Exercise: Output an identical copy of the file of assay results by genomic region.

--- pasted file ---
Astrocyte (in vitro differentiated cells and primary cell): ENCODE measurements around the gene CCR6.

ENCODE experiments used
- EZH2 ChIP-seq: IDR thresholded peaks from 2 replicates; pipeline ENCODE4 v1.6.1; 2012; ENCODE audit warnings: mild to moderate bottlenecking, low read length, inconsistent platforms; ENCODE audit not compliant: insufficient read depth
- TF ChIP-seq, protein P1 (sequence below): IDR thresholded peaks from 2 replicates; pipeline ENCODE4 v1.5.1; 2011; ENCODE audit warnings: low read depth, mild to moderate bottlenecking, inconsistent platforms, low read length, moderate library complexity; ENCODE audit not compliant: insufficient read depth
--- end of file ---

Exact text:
Astrocyte (in vitro differentiated cells and primary cell): ENCODE measurements around the gene CCR6.

ENCODE experiments used
- EZH2 ChIP-seq: IDR thresholded peaks from 2 replicates; pipeline ENCODE4 v1.6.1; 2012; ENCODE audit warnings: mild to moderate bottlenecking, low read length, inconsistent platforms; ENCODE audit not compliant: insufficient read depth
- TF ChIP-seq, protein P1 (sequence below): IDR thresholded peaks from 2 replicates; pipeline ENCODE4 v1.5.1; 2011; ENCODE audit warnings: low read depth, mild to moderate bottlenecking, inconsistent platforms, low read length, moderate library complexity; ENCODE audit not compliant: insufficient read depth